Ukraine’s grain tycoon killed in Russian missile attack

Ukraine’s grain tycoon killed in Russian missile attack

“Ukrainian harvest this year is under the threat to be twice less,” suggesting half as much as usual, Zelenskiy wrote in English on Twitter.

The owner of one of Ukraine’s largest grain producing and exporting companies and his wife were killed after Russian strikes hit the southern Ukrainian port city of Mykolaiv.

Seventy-four-year-old Oleksiy Vadatursky— founder and owner of agriculture company Nibulon—and his wife Raisa were killed in their home overnight on Sunday, AFP quoted Mykolaiv Governor Vitaliy Kim as saying via Telegram.

Nibulon—which is placed in strategically important Mykolaiv city that borders the Russia-occupied Kherson region— specialises in the production and export of wheat, barley and corn, and it has its own fleet and shipyard.

The city lies on the main route to Odesa port, which is Ukraine's biggest port on the Black Sea. It has been hit repeatedly since Russia launched its invasion on February 24.

Mykolaiv region’s leader Vitaliy Kim said Vadatursky's "contribution to the development of the agricultural and shipbuilding industry, the development of the region is invaluable", reports BBC.

Their death will deal a major blow to Ukraine’s efforts in resuming wheat exports.

Describing the businessman’s death as “a great loss for all of Ukraine”, President Volodymyr Zelensky in a statement said that Vadatursky had been in the process of building a modern grain market involving a network of transhipment terminals and elevators.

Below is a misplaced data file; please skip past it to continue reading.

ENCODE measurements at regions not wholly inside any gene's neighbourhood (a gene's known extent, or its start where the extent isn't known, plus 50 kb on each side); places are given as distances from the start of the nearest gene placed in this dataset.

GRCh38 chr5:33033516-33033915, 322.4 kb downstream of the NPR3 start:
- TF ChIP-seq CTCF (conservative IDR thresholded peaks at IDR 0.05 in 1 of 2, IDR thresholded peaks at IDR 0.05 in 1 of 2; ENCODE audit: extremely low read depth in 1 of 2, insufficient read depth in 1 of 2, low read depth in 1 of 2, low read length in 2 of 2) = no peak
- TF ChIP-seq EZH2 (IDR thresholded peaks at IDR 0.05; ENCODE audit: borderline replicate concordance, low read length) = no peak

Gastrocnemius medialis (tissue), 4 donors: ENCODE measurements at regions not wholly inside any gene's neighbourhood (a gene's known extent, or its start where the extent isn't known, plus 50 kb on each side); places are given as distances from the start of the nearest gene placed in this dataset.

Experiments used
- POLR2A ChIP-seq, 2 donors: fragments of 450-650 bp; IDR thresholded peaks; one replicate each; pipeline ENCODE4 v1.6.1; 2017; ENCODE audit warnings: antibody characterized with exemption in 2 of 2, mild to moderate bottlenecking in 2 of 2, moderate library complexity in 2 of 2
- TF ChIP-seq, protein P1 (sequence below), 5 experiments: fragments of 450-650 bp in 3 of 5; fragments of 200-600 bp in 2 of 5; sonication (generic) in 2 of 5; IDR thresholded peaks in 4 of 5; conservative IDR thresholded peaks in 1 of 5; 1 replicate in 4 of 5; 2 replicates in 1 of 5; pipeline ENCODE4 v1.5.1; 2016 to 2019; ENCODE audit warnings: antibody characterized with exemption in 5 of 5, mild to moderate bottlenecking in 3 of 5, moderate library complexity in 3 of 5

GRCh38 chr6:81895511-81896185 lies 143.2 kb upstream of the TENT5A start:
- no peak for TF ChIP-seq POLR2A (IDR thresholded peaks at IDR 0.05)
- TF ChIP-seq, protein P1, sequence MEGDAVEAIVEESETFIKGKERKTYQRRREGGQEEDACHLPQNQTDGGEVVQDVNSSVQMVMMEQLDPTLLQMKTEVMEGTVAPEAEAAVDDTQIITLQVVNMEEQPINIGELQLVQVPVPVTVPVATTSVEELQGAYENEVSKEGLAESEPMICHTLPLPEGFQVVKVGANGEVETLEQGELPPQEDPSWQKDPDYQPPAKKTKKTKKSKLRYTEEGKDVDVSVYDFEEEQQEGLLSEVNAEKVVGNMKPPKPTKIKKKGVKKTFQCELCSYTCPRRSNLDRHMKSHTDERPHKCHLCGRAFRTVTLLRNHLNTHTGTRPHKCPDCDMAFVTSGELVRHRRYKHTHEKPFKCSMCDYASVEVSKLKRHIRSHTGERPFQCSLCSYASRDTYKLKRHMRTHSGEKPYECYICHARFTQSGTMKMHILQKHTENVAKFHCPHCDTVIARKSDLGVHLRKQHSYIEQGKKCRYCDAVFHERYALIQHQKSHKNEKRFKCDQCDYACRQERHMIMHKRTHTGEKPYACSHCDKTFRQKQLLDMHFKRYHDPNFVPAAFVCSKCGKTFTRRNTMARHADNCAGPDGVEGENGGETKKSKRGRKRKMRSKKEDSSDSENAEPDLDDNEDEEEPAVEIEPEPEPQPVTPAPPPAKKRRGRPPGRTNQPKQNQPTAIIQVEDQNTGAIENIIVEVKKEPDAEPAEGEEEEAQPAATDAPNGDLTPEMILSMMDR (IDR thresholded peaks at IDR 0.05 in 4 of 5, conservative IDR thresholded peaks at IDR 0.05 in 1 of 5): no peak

Ukraine strongly suspects that Vadatursky was deliberately targeted by the Russian forces as one of the Russian missiles hit the businessman's bedroom.

On Sunday, Zelensky said that the country may be able to harvest only half its capacity this year due to the continuous attack.

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“Ukrainian harvest this year is under the threat to be twice less,” suggesting half as much as usual, Zelenskiy wrote in English on Twitter.

Russia and Ukraine are major exporters of wheat and other grains. The invasion that started on February 24 has disrupted of exports, causing food prices to soar worldwide.

The two warring countries had recently signed an UN-brokered agreement in Turkey last week, aimed at easing the food crisis. The deal was almost tanked by a Russian attack on the Odesa port the following day.

Moreover, the resumption of Ukrainian exports has been further delayed by security checks. But on Sunday, Turkey said the first ship carrying grain was expected to leave Odesa on Monday morning.

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